In this article, we're taking a closer look at the prospects for Chesapeake Energy (NYSE:CHK) and comparing the stock to Hess (NYSE:HES). We think a comparison of the two companies is worthwhile because, although they are of very different sizes (Hess has a market cap of $31 billion, while Chesapeake's is just $17 billion), the two companies sit in the same GICS sector of energy, as well as the same GICS sub-industry of integrated oil and gas. We understand that many investors apportion their capital based on GICS sector and sub-industry classification, so we think a comparison of the two sub-industry peers could prove useful.
Clearly, recent years have been highly challenging for Chesapeake. Indeed, the company's profitability ratios are not particularly impressive. For example, its return on equity last year was a disappointing 4.7%, while its return on assets figure was also fairly low at just 3.4%. Neither of these figures compare favorably to sub-industry peer Hess, which was able to post a much higher return on equity number of 10.7%, while its return on assets was only slightly higher than that of Chesapeake at 3.45%.
However, while Hess has a balance sheet that is only moderately geared, Chesapeake relies to a far greater degree on borrowings to form its capital structure. For example, Chesapeake's debt-to-equity ratio stands at 63.5%, while Hess has an equivalent ratio of just 25%. Although neither company appears to be over-leveraged, Chesapeake's return on equity number will have been helped by a higher proportion of borrowings, which makes Hess's profitability appear to be all the more impressive.
Of course, the future could be a whole lot different than the past for Chesapeake, since it is forecast to deliver exceptionally strong earnings growth over the next couple of years. For example, it is expected to increase EPS by 40.9% this year and by 22.3% in 2015. Both of these growth rates are far in excess of the market average and show that Chesapeake could be on the verge of turning a major corner. Clearly, if it does deliver on its potential, then its profitability will take a significant step forward.
In contrast, Hess is expected to increase its earnings by just 2.3% next year, which is a disappointment and shows that it may struggle to firm up market sentiment in the short term. This growth rate is not only far lower than that of Chesapeake, it's also less than that of the wider market, which could cause Hess's rating to come under some pressure over the short-to-medium term.
We're surprised to see that Chesapeake trades on a forward P/E ratio that is considerably below that of Hess. Indeed, while Hess has a forward P/E of 18.7, Chesapeake's is just 12.1. To us, this seems rather low, since although the forward P/E takes into account the current year's growth forecasts, it does not take into account the previously mentioned 22.3% expected growth rate in Chesapeake's earnings for 2015. Indeed, on a relative basis, it seems that Chesapeake offers great value, since Hess is expected to increase its bottom line by just 2.3% next year, despite it having a forward P/E of 18.7. We'd rather buy a fast-growing company at a low price than a slower-growing company at a higher price, so Chesapeake seems, in our view, to offer by far the better value for money of the two companies right now.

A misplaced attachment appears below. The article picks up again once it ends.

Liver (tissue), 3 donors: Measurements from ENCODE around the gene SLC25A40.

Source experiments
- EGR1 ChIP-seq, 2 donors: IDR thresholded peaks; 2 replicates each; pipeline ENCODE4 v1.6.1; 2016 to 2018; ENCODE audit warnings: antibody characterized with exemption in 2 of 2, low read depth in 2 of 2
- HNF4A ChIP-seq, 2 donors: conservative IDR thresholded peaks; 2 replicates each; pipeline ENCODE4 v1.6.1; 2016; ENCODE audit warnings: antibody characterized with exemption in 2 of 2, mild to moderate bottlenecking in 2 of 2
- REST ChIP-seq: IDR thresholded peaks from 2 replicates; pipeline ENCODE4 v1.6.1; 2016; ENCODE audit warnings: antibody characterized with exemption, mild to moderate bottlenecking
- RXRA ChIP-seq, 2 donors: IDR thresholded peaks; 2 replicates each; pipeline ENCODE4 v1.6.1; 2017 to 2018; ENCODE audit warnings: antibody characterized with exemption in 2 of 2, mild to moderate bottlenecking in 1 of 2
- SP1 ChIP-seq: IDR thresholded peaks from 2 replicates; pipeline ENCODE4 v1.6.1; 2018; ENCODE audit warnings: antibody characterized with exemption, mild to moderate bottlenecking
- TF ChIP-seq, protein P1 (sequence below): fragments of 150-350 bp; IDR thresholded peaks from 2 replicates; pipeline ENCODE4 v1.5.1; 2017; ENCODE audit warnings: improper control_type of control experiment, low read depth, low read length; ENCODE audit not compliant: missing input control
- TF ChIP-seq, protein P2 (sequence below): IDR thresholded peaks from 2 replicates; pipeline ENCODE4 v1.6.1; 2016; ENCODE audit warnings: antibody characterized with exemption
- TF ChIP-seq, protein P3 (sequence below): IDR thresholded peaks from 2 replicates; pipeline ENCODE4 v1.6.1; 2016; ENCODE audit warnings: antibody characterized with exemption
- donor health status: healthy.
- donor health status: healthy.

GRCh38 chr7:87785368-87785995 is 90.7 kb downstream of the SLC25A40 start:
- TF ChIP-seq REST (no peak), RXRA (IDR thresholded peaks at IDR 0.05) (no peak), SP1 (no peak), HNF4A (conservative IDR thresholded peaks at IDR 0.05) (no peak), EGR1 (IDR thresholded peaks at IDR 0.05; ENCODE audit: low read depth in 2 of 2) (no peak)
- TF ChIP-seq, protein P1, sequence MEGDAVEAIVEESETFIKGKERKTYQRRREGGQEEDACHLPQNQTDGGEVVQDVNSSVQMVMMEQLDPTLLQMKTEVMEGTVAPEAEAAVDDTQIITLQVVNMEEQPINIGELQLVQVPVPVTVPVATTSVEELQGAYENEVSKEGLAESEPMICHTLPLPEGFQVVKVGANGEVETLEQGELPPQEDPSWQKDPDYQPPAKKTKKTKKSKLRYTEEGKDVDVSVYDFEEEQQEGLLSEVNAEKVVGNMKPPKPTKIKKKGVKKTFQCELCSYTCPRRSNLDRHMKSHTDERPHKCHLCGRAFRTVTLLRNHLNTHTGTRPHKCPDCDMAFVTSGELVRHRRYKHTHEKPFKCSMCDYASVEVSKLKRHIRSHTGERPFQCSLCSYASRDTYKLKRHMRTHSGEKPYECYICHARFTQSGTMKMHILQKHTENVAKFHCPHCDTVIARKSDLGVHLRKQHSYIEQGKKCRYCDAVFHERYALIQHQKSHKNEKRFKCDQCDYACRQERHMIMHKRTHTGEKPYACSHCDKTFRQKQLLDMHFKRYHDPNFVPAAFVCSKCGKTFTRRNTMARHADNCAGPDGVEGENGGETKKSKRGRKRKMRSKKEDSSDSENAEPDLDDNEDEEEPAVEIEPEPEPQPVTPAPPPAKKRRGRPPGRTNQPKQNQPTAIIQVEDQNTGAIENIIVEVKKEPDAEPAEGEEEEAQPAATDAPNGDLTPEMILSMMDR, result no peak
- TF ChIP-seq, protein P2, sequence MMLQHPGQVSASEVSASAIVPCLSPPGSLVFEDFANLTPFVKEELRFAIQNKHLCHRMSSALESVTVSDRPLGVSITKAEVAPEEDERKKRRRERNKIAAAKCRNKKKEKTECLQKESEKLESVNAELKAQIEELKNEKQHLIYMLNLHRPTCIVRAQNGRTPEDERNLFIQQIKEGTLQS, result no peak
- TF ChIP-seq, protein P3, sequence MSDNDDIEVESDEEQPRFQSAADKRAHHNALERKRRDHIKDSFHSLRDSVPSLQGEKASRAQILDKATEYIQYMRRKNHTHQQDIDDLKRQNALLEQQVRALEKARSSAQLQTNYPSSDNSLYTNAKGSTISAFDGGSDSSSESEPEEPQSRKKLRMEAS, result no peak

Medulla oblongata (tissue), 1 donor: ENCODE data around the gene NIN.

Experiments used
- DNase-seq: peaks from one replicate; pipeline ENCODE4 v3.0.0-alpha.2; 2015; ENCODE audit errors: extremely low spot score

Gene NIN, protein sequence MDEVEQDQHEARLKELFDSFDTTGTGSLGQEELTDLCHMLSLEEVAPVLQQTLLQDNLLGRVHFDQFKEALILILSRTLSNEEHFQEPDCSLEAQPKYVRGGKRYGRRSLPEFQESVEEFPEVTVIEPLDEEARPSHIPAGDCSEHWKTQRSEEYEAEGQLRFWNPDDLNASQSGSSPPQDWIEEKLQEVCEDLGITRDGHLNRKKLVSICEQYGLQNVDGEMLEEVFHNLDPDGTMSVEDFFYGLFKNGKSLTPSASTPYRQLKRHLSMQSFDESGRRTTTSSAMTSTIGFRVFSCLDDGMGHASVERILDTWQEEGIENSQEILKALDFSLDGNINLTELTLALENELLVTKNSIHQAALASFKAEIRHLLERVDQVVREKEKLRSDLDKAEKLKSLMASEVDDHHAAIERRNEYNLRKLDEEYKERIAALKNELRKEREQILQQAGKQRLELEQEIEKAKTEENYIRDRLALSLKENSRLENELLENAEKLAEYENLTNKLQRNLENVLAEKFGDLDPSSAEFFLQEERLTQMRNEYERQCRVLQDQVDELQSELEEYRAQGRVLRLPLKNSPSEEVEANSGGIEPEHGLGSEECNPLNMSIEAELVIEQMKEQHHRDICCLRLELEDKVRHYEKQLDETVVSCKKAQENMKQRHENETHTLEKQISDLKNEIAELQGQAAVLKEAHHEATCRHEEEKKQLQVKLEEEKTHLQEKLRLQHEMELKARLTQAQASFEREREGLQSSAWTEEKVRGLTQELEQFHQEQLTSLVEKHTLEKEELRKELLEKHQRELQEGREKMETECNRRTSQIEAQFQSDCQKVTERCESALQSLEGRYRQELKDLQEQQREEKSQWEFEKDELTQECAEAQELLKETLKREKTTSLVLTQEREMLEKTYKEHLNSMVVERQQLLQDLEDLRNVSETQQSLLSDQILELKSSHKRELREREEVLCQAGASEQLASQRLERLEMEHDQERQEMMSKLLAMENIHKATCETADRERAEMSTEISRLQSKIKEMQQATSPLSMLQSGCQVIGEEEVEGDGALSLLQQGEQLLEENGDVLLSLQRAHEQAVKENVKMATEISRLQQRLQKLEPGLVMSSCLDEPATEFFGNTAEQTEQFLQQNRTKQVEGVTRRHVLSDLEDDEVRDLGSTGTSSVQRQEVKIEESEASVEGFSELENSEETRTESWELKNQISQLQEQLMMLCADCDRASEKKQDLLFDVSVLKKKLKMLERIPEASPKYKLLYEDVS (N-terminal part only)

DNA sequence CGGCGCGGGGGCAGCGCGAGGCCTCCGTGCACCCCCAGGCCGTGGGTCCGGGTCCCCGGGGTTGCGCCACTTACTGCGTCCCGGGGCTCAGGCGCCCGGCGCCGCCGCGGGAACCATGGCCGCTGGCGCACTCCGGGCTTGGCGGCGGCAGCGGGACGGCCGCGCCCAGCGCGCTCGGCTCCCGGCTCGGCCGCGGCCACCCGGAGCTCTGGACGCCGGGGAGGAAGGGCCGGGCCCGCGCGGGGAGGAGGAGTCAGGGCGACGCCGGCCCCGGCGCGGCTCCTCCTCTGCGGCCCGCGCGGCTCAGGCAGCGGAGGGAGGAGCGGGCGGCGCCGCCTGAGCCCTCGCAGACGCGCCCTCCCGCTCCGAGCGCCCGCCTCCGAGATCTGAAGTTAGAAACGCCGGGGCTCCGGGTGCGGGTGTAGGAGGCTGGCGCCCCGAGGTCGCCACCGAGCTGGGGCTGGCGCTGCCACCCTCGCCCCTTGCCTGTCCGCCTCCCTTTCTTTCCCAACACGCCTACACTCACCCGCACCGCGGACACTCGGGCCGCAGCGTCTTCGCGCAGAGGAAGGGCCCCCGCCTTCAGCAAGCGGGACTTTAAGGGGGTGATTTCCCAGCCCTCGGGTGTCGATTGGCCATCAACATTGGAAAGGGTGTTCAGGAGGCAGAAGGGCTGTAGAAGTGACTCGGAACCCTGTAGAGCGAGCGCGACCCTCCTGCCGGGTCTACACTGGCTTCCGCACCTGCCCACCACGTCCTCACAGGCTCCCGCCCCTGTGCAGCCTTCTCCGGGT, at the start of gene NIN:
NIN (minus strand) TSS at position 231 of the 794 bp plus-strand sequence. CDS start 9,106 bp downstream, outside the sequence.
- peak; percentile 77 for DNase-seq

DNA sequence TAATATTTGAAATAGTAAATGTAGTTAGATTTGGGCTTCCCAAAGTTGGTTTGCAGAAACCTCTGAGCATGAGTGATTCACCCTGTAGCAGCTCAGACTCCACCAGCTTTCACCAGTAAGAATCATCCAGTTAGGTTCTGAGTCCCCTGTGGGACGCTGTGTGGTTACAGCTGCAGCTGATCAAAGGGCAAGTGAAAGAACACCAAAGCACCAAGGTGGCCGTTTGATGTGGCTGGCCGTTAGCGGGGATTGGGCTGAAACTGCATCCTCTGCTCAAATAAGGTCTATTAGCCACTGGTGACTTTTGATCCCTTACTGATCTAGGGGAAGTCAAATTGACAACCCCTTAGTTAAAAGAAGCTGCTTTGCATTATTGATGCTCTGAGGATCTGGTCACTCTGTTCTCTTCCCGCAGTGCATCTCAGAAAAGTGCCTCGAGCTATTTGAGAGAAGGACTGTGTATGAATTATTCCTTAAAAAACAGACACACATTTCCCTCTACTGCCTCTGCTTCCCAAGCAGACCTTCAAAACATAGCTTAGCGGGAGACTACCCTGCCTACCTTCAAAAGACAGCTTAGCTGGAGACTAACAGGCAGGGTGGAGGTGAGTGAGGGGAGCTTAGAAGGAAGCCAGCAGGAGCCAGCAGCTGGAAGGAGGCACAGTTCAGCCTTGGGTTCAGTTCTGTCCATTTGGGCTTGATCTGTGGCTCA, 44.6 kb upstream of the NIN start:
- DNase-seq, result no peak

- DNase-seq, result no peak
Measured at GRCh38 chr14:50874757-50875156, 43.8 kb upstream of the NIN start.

This point is backed up by the EV/EBITDA ratio, which, in spite of Chesapeake's considerably higher debt levels, still comes out in its favor. While Chesapeake's EV/EBITDA ratio is just 5.6, Hess has a slightly higher ratio of 6. Sure, both ratios are very appealing at present, but Chesapeake again pips its sub-industry peer and seems to offer better value for money right now.
Although Hess is undoubtedly much more profitable at the moment, Chesapeake seems to have the greater potential of the two companies. For example, it is forecast to grow earnings by 40.9% in the current year and by 22.3% next year. Despite this, it trades on a forward P/E of just 12.1. For us, this is the key takeaway for investors: Chesapeake offers superb growth at a very reasonable price. On the other hand, Hess offers much lower growth prospects at a far higher valuation, and although it is more profitable right now, we think that it may struggle to keep up with Chesapeake in future. Therefore, we believe that Chesapeake could outperform its sub-industry peer moving forward as the market bids up the price of its shares in response to what we believe is a mispricing.
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